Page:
Biophysical Society Conference | Tahoe 2024

Molecular Biophysics of Membranes

Poster Abstracts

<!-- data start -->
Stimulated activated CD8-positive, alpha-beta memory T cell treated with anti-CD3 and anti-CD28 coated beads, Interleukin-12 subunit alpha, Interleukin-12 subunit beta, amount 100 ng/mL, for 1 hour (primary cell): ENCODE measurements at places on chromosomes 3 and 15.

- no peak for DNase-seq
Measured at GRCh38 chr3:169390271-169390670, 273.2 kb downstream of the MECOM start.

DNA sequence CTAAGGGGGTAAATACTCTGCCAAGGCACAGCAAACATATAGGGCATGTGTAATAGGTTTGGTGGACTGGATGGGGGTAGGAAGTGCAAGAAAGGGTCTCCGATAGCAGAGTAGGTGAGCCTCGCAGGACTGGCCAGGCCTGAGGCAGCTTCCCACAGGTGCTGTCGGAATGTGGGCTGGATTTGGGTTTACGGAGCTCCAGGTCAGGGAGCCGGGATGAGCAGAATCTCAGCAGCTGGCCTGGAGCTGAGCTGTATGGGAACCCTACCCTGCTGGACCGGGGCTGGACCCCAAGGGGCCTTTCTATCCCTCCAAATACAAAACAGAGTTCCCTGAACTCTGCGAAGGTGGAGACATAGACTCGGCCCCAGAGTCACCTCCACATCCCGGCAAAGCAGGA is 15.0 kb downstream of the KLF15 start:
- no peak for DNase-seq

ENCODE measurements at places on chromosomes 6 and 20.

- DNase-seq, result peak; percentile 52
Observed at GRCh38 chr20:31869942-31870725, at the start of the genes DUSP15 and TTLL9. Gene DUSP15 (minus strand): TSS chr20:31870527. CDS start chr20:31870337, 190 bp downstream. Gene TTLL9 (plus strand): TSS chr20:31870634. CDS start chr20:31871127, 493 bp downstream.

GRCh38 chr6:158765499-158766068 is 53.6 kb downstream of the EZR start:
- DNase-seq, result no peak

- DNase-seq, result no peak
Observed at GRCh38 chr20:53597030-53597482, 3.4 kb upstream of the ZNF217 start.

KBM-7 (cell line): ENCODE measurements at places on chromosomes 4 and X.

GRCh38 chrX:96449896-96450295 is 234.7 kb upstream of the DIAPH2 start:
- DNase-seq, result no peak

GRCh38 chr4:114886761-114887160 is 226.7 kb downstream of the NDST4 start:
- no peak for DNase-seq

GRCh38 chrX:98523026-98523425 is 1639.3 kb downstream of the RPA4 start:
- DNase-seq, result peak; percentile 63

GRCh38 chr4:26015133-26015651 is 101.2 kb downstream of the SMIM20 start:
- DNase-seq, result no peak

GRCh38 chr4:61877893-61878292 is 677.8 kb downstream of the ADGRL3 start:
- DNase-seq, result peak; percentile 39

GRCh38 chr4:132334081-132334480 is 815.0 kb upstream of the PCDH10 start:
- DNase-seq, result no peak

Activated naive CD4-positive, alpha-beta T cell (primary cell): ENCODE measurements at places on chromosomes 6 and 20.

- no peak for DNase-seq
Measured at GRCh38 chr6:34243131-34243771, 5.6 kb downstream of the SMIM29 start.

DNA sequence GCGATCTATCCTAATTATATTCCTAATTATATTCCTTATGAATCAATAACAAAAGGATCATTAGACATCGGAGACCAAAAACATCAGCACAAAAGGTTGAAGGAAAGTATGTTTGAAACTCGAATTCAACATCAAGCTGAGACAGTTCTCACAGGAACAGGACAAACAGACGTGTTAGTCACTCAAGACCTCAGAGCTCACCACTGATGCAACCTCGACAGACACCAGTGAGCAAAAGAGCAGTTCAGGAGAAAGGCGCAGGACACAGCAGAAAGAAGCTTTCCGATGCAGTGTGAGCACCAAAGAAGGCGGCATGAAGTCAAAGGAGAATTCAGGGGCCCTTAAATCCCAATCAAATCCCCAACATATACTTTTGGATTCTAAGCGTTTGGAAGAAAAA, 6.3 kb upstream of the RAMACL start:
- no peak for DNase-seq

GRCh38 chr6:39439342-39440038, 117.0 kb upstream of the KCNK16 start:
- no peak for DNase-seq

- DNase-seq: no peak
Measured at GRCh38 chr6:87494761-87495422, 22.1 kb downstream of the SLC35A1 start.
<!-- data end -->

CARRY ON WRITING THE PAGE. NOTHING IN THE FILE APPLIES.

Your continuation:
32-POS Board 18 INVESTIGATING HOW HOPANOIDS MAINTAIN FUNCTIONAL EUKARYOTIC MEMBRANE PROPERTIES DURING HYPOXIA. Harry Thorne 1 ; Maria Makarova 1 ; 1 University of Birmingham, Institute of Metabolism and Systems Research (IMSR), Birmingham , United Kingdom Sterols are highly important membrane constituents that are critical for maintaining the integrity and functional biophysical properties of eukaryotic membranes. Through lipid-lipid interactions, sterols play pivotal roles in modulating the fluidity, permeability, lipid organisation and phase behaviour of membranes. However, sterol biosynthesis can only occur in the presence of molecular oxygen. Therefore, this poses the question of how, in the absence of oxygen, can functional eukaryotic membrane properties be maintained. Here, we investigate how the biosynthesis of hopanoids, a class of cyclic triterpenoids with structural similarities to eukaryotic sterols, facilitates the sterol-independent anaerobic growth of the fission yeast Schizosaccharomyces japonicus. This study aims to determine whether diploptene and diplopterol can functionally compensate for the absence of ergosterol through imparting similar membrane properties. We will employ advanced microscopy and polarity sensitive probes to quantitatively characterise the level by which hopanoids, and ergosterol, induce order within eukaryotic model membranes, both in vitro and in vivo. Using genetic tools and antifungal drugs, membrane lipid compositions of live cells can be carefully manipulated, allowing for differential measurements of lipid order, induced by hopanoids and/or ergosterol, to be linked to cell fitness. The expected significance from this study will aid our understanding of how novel, non canonical eukaryotic lipids can be leveraged for environmental adaptation to oxygen availability and antifungal drugs.


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